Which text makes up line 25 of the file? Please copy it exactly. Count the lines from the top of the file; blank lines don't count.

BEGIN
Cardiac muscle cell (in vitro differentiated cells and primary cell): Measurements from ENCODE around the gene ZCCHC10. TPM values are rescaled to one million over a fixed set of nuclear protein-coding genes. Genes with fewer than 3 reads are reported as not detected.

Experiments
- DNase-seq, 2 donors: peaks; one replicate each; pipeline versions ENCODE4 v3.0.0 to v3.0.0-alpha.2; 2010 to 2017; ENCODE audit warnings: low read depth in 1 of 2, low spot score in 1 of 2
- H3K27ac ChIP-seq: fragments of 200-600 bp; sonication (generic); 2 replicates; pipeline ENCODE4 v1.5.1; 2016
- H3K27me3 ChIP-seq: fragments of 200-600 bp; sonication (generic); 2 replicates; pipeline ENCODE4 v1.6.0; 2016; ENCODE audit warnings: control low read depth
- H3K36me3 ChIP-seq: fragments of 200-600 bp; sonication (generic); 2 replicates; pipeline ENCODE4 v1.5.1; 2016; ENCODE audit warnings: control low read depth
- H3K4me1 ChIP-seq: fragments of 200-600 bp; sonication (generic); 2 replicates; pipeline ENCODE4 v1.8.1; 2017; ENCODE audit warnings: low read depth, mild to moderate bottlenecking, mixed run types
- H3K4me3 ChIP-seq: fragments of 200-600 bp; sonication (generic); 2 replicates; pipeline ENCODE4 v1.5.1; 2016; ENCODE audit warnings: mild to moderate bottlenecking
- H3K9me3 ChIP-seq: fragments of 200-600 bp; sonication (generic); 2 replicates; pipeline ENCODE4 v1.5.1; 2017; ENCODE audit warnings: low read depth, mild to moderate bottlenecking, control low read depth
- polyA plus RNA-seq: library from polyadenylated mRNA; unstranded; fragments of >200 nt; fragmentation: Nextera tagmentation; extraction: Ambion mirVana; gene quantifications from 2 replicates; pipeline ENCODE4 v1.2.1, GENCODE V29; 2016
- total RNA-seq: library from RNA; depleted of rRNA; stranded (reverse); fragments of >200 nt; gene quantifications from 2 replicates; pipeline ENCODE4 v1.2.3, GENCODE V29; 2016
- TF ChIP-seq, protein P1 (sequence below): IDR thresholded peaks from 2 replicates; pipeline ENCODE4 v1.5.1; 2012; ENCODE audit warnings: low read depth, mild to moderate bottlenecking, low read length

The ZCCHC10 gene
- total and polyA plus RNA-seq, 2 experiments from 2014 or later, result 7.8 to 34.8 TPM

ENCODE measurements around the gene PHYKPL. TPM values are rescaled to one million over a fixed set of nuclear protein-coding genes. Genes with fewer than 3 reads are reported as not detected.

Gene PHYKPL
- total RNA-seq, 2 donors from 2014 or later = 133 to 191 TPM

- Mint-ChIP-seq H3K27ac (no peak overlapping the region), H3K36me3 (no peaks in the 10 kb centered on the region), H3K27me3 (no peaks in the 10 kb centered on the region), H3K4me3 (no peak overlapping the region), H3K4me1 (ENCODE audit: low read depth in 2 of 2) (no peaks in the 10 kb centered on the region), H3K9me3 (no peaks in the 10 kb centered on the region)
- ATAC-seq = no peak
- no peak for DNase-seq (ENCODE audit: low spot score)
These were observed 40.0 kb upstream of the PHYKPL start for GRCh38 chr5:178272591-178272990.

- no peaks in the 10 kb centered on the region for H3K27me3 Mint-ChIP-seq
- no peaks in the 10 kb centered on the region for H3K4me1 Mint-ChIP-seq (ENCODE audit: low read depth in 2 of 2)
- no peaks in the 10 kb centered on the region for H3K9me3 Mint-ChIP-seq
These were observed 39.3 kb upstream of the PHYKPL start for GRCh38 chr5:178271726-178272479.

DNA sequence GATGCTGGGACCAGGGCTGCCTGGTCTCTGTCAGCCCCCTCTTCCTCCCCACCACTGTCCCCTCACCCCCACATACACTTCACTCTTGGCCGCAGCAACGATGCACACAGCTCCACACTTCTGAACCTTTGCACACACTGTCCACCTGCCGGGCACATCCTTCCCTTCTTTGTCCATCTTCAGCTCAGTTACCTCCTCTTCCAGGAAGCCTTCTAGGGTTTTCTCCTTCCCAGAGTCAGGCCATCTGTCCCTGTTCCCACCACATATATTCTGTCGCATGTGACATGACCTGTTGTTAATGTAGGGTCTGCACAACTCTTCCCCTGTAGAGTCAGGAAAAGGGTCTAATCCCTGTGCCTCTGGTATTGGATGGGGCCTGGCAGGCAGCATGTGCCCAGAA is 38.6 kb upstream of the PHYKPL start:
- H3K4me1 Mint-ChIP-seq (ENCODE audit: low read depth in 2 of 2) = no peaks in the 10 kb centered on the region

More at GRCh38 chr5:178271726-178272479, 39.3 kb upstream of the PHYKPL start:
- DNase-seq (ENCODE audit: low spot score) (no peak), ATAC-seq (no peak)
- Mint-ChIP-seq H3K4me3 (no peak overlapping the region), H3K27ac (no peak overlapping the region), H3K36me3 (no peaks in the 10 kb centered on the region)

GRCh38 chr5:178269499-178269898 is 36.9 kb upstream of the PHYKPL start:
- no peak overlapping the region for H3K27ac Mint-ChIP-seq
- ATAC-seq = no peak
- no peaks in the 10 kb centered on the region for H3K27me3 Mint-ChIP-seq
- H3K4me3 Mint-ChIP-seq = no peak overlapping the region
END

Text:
These were observed 39.3 kb upstream of the PHYKPL start for GRCh38 chr5:178271726-178272479.